The unique arms of mammals began to evolve even before dinosaurs existed



PICTURE: Photographs of arm bones of seven types of parents of primitive mammals. The three bones on the left belong to an old group called pelycosaurs, and the bones are …
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Credit: (c) Jacqueline Lungmus, Field Museum

Bats fly, whales swim, gibbons sway from tree to tree, horses gallop and humans dangle on the phone – the different habitats and lifestyles of mammals depend on our unique forelimbs. No other group of vertebrate animals has developed so many different types of arms: on the other hand, all birds have wings and just about all lizards walk on all fours. Our fore members are a big part of what makes mammals special, and in a new study in the Proceedings of the National Academy of SciencesScientists have discovered that our first parents had begun to move to various fore legs 270 million years ago, 30 million years before the earliest dinosaurs existed.

"In addition to fur, the varied shape of the foreleg is one of the most iconic features of mammals," says lead author Jacqueline Lungmus, research assistant at the Field Museum in Chicago and Ph.D. the University of Chicago. "We were trying to understand where this comes from, whether it's a recent feature or it's a particular feature of the group of animals to which we belong since the beginning. "

To determine the origin of mammal weapons today, Lungmus and his co-author, Field Museum curator Ken Angielczyk, have examined the fossils of ancient mammalian parents. About 312 million years ago, terrestrial vertebrates split into two groups: sauropsids, which later included dinosaurs, birds, crocodiles and lizards, and synapsids, the group whose mammals are part of it. An essential difference between sauropsides and synapsids lies in the configuration of the openings in the skull where the jaw muscles attach themselves. While the first synapsids, called pelycosaurs, were closer to humans than dinosaurs, they looked like big reptiles. Angielczyk notes: "If you saw a pelycosaur walking down the street, you would not think it looks like a mammal – you'd say," It's a weird-looking crocodile. "

About 270 million years ago, however, a more diverse (and sometimes hairy) lineage of our family tree emerged: the therapsids. "Modern mammals are the only survivors, and this is the group we belong to today," says Lungmus. Therapidides were the first members of our family to truly diversify. Instead of being limited to crocodile-like pelycosaurs, therapids included light carnivores, sturdy burrowers and plant eaters.

Lungmus and Angielczyk investigated whether this explosion of diversity was accompanied by a corresponding explosion in different forms of fore limbs. "This is the first study to quantify the shape of the forelegs on a large sample of these animals," said Lungmus. The team examined the upper arm bones of hundreds of fossil specimens representing 73 types of pelycosaurs and therapids, taking measurements near the point where the bones joined the shoulder and elbow. They then analyzed the shapes of the bones using a technique called geometric morphometry.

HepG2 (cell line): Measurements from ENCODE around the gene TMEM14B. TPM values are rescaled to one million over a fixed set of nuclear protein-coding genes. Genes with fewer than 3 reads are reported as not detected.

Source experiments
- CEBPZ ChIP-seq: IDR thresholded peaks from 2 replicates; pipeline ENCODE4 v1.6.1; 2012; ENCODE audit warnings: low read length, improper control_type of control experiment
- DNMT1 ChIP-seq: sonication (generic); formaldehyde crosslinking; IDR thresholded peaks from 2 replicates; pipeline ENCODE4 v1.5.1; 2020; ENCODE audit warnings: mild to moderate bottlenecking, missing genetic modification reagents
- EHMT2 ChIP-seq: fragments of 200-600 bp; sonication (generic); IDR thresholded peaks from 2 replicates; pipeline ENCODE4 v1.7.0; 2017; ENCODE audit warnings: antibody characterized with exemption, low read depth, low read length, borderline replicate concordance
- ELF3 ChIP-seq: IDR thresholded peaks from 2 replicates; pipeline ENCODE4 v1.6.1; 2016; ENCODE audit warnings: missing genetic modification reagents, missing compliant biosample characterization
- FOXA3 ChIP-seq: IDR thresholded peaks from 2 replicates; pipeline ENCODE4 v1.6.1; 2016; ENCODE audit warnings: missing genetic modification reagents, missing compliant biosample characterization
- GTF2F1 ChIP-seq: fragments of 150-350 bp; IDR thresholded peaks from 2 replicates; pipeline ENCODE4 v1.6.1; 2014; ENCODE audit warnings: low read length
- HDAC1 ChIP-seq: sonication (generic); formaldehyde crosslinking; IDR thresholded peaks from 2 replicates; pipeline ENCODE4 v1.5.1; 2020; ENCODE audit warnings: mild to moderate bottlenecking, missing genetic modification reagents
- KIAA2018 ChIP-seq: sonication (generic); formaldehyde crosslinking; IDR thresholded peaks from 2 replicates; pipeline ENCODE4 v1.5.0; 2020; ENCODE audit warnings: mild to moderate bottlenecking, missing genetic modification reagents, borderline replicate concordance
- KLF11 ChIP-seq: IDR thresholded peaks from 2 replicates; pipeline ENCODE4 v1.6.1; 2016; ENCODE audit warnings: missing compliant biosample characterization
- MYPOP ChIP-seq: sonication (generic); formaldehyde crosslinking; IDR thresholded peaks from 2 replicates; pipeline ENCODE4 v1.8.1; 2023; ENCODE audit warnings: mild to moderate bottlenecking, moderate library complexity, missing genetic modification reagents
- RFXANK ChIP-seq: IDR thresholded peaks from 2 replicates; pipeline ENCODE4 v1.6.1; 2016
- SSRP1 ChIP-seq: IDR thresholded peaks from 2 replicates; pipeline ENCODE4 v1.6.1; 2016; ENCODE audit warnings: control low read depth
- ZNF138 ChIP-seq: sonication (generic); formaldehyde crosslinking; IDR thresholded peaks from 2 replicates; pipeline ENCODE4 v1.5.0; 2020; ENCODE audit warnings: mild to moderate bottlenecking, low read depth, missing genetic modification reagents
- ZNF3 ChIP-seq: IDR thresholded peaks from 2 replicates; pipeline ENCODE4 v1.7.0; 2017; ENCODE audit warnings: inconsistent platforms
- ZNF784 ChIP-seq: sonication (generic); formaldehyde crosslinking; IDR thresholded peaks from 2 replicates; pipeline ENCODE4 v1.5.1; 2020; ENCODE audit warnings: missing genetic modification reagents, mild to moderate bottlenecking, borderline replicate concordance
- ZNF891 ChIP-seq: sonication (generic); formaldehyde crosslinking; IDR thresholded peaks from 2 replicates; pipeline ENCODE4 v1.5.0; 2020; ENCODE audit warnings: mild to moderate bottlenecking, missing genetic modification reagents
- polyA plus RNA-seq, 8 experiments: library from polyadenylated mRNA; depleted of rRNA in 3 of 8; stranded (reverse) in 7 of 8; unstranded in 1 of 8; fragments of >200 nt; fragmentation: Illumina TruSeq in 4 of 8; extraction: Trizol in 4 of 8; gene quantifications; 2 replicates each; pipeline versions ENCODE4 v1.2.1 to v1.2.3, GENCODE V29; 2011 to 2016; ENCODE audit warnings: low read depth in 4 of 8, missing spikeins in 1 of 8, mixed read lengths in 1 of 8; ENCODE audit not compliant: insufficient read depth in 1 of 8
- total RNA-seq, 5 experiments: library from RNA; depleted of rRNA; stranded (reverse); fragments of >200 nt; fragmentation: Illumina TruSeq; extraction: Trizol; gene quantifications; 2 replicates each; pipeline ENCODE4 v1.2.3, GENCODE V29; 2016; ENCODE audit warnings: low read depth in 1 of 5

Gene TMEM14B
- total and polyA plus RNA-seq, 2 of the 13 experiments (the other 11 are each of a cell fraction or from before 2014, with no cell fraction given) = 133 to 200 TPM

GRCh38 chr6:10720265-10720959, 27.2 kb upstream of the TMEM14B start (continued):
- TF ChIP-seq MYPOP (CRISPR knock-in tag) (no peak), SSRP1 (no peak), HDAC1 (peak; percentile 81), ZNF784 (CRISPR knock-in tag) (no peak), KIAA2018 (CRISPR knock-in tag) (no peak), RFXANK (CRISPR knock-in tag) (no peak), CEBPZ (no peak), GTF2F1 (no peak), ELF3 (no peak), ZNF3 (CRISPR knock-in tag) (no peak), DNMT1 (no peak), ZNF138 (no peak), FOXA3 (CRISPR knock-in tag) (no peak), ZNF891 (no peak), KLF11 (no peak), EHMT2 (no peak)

When they compared the shape of the bones in the arms, the researchers found that the bones of the thereasides showed much more variation than the pelycosaurs. They also noted that the upper arm, near the shoulder, was particularly varied in the therapies – a feature that might have left them moving more freely than the pelycosaurs, whose bones were not. voluminous and well-fitted shoulders probably gave them range of motion.

Lungmus and Angielczyk discovered that a wide variety of different forms of fore limbs had evolved within the therapside 270 million years ago. "Therapaps are the first synapsids to increase the variability of their forelimb – this study dramatically repels this trait over time," says Lungmus. Prior to this study, paleontologists were the first to be able to retrace definitively the diversity of the forelegs of mammals 160 million years ago. With the work of Lungmus and Angielczyk, it has been pushed back more than a hundred million years.

The researchers note that the study helps explain how mammals have developed the traits that have made us what we are today. "A lot of what we do every day is related to how our previous members have evolved – even to simple things like holding a phone," said Angielczyk.

"It's very cool in our evolutionary lineage," says Lungmus. "These animals are part of the same group as us, and one of the reasons this research is convincing is that it is our parents."


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